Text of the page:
Yeah, I know, it’s been too long. I finally had time to give these two guys a better a comparison for those still interested.
The original Hugo is still so damn musical. Still a wonderful DAC, regardless of its age. The biggest benefit of having the Chord Electronics Hugo 2 is the micro-USB charging port. Super convenient when you have an external battery.
Now that I’ve had more time to go over the filters, it turns out I enjoy the “red” mode, which is the warmest mode with the HF roll-off. In this mode, the Hugo 2 wins on all fronts:
- Much sweeter treble
- Better weight, texture, and body
- Improved timbre and truer tonality
- Much more dynamic
- More transparent
- Better bass definition
- More vivid, resolving, and energetic
- Superb layering and delineation – Hugo 1 sounds flat in comparison.
Some may actually still prefer the more intimate and cozy sound of the original Hugo.
So basically the same thoughts I had two years ago, but with a different filter. It was no contest when driving the Sennheiser HD650s. There was just more rhythm, detail, shape, and clarity.
If you could still find an original Chord Hugo in the used market…it’s a steal. It was great for its time, and it still sounds fantastic today.
— end update —
Just a quick post about my impressions regarding the new Chord Hugo 2. The original Hugo is my daily driver and it remained the best portable DAC for years. I was able to do a decent amount of A/B at SoCal CanJam 2017. I had my custom JH Audio Angie with me for the face-off.
- Chord Hugo / Chord Hugo TT / 2Qute / Mojo – 26,000 taps
- Chord Hugo 2 – 49,152 taps
- Chord DAVE – 164,000 taps
- Chord Blu Mk.2 + Chord DAVE – 1,015,808 taps
Outside of the Blu II, I currently or have previously own all of these DACs. After listening to some of the world’s best DACS, I wholeheartedly believe FPGA tech is the way to go. It’s going to be interesting, especially with Rob Watts is at the helm.
So how much of an audible difference does 19,152 taps make? A whole lot.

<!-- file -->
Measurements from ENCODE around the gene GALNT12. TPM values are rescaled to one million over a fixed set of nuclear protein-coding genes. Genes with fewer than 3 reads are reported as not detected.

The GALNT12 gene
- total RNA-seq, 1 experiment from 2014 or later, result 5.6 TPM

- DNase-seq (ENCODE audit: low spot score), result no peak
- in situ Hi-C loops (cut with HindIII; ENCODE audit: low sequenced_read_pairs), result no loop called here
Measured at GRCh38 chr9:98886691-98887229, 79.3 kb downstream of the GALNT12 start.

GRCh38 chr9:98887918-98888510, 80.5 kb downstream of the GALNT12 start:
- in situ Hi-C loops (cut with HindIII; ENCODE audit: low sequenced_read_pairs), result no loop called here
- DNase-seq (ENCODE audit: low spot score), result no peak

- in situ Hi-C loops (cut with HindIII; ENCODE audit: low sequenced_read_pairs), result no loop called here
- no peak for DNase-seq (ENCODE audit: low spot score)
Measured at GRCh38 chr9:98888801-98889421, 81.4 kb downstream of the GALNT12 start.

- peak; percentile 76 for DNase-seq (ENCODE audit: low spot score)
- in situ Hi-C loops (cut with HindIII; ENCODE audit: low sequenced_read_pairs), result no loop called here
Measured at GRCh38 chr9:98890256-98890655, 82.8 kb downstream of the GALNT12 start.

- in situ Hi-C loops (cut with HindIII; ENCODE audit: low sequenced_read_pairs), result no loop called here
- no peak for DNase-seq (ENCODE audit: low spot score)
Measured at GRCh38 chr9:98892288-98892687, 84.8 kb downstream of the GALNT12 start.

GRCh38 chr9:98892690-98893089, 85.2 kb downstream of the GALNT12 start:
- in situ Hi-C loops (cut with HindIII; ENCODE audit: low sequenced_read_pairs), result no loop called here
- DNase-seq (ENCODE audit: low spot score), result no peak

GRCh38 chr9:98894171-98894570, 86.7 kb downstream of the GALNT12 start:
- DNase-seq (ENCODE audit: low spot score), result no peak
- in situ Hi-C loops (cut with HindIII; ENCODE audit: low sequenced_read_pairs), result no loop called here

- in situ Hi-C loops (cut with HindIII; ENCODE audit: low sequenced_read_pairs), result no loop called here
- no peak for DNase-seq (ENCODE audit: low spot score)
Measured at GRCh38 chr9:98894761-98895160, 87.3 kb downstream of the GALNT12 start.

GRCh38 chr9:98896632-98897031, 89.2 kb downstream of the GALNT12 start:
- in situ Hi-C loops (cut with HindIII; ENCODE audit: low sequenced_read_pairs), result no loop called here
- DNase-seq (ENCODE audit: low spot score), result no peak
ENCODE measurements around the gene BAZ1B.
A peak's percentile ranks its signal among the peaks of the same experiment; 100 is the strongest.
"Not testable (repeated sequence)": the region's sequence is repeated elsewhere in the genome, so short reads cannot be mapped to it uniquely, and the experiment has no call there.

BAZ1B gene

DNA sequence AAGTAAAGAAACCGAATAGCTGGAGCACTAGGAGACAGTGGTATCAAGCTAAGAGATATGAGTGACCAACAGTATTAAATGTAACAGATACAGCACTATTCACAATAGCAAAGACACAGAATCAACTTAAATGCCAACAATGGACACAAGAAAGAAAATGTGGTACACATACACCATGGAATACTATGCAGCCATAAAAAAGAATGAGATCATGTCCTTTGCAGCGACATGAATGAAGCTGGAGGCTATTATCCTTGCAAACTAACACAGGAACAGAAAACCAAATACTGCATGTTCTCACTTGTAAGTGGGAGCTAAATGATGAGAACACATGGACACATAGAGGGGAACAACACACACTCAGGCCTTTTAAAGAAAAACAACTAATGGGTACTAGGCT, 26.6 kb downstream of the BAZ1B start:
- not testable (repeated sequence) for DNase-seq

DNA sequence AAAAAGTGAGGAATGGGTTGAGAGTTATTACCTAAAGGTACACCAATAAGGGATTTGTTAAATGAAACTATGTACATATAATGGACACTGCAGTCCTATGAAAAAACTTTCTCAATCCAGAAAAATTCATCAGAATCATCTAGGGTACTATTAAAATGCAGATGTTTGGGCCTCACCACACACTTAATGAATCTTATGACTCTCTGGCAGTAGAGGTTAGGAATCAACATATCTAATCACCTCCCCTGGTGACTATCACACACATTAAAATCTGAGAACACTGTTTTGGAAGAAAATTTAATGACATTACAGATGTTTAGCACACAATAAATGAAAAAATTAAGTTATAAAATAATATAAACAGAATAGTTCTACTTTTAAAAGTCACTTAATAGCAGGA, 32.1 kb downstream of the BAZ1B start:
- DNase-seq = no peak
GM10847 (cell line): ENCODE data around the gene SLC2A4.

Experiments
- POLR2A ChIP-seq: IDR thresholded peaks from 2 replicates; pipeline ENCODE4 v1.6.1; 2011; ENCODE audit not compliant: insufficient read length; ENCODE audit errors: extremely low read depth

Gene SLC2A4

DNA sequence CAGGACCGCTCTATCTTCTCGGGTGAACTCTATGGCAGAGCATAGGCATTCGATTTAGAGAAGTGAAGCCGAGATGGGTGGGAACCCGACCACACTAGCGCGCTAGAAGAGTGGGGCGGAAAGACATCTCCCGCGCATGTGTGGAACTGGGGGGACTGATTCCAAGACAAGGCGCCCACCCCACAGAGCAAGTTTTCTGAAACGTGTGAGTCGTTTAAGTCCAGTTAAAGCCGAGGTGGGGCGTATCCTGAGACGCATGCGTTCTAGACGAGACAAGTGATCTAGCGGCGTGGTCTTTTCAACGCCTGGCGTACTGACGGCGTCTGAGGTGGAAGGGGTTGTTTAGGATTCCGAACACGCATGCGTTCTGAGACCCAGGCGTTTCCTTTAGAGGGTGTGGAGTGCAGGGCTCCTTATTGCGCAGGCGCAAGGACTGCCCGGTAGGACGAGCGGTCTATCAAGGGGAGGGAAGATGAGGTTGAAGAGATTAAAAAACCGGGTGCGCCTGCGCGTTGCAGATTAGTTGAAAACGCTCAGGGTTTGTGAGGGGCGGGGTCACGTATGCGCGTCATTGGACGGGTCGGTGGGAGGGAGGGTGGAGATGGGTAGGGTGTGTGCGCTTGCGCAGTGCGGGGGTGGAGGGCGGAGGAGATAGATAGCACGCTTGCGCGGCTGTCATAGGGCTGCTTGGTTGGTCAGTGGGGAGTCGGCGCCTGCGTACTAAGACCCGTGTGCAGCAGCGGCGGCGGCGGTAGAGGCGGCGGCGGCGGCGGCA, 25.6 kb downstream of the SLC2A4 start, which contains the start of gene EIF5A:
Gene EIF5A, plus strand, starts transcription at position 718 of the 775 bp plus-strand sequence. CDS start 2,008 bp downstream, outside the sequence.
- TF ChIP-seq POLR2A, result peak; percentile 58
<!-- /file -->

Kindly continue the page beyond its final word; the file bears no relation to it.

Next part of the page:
Going through a few tracks off Abbey Road and some standard audiophile recordings (You could hear “Hotel California” in every booth. I kid you not). It really only took a handful of tracks to realize the kind of upgrade you’re getting. The Chord Hugo 2 has 4 filters:
- No filter
Those aren’t the official names of the filters but I was basically given those general descriptors at the table. No filter sounds best to my ears. #nofilter
The original Hugo has a warmer tonality but the benefits of the Hugo 2 are substantial:
- Much better transparency
- Resolution of the finest details in a recording
- Extraordinary layering and separation. This was my biggest takeaway from the comparison.
- A greater sense of air and acoustic space
- More accurate timbre from instruments and vocals. There’s a realism and naturalness that the original can’t match.
- More dimensional in every way
- Coherent and tight throughout
- Much blacker background
- Maintains control even through busy recordings (Metallica).
Swapping back to the original Hugo, the things I noticed:
- Much flatter and smeared presentation
- Delineation is very poor (shocking I know, but this is what happens when you A/B)
- Not as well extended on both sides of the spectrum
- Bass is not well controlled and sounds a bit bloated at times
Of course this is just a direct comparison so it’s not to speak ill of the original Hugo. It’s still the best portable DAC until the end of April 2017 🙂 The Hugo 2 transformed the way I hear the Angies and made me realize how much of the music I was missing.
Anyway, I’ll give it a proper review once I could get my hands on one. Hopefully I’ll be able to pair it with a 64 Audio Tia Fourte 😛